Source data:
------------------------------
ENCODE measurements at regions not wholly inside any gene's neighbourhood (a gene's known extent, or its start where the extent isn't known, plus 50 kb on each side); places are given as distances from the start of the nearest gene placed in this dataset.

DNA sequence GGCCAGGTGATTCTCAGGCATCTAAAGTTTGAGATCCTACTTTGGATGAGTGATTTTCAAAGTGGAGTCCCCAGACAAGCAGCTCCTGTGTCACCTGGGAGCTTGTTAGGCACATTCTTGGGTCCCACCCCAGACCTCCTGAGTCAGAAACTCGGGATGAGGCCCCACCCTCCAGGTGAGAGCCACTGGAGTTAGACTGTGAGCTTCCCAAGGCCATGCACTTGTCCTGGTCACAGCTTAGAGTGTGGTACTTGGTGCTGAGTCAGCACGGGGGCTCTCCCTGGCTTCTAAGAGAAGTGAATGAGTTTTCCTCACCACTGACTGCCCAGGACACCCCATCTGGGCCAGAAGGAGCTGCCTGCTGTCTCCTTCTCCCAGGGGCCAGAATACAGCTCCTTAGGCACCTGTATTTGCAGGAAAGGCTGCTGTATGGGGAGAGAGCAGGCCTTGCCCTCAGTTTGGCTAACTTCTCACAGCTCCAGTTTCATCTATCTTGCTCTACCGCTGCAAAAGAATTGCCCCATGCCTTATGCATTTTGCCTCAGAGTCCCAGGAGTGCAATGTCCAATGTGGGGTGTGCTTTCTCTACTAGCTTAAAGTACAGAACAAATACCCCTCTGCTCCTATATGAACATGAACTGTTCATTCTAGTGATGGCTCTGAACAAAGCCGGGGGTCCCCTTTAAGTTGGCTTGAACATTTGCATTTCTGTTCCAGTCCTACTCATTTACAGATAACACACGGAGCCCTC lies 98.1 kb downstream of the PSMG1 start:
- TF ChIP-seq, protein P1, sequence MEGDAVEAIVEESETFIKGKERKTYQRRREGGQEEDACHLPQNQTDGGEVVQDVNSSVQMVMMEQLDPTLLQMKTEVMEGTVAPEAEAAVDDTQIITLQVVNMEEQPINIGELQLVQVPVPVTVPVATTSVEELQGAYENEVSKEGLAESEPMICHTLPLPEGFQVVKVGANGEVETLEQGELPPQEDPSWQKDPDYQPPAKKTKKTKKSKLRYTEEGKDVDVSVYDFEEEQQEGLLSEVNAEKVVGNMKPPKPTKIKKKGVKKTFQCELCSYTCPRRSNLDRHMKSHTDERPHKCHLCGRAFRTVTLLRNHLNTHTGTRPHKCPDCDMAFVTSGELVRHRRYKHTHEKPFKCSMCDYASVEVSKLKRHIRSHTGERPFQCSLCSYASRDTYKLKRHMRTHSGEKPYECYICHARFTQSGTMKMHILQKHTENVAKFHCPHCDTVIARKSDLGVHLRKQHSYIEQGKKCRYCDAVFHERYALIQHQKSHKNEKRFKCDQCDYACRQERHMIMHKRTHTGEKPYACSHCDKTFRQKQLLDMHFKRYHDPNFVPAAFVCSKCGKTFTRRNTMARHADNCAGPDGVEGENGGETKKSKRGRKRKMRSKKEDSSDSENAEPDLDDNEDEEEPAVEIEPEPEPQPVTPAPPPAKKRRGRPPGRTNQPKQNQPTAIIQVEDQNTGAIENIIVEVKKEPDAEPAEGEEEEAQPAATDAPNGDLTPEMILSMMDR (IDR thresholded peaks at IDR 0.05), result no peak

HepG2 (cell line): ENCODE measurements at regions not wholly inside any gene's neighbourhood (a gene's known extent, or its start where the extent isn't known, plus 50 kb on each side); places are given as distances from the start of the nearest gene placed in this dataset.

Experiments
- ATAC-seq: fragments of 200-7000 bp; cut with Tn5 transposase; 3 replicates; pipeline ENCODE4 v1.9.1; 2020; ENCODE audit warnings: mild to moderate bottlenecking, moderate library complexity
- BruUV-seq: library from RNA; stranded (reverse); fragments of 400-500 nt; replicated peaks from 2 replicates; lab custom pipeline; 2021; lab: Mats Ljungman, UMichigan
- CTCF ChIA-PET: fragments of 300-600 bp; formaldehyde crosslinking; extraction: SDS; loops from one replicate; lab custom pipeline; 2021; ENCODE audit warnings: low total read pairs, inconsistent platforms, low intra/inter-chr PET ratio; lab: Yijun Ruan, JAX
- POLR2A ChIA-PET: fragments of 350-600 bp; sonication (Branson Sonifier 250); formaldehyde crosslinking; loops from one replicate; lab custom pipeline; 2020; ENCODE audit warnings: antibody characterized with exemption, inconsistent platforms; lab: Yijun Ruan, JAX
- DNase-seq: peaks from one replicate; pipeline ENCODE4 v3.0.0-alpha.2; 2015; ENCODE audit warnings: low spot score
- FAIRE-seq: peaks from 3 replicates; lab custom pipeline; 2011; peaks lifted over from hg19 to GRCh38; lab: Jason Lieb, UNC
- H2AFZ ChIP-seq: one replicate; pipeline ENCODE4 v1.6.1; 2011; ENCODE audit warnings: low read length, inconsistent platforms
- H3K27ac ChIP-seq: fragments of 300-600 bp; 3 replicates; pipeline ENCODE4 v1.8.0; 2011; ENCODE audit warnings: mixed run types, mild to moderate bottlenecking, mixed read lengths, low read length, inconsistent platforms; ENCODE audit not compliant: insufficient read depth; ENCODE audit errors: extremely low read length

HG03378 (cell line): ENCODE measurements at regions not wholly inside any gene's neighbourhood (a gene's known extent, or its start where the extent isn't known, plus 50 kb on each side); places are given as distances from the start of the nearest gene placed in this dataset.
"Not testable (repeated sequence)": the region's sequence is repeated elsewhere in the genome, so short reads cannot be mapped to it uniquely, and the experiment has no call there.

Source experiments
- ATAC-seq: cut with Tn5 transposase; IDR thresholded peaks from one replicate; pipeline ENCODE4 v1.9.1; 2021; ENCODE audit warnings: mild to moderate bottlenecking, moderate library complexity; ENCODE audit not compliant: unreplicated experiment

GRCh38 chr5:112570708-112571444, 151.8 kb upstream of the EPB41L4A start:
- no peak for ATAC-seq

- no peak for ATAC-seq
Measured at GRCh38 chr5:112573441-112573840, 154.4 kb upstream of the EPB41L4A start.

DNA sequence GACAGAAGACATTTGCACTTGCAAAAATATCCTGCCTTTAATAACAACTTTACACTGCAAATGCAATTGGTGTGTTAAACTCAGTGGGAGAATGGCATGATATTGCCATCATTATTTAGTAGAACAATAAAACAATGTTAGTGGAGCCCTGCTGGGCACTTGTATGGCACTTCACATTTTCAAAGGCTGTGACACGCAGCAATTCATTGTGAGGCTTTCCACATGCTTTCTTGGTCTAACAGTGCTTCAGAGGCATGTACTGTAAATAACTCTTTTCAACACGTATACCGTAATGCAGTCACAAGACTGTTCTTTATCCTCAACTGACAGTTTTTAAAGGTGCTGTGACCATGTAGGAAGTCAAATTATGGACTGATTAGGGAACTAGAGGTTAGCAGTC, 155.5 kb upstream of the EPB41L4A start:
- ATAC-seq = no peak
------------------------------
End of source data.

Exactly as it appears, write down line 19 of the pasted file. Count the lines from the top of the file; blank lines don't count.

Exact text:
- no peak for ATAC-seq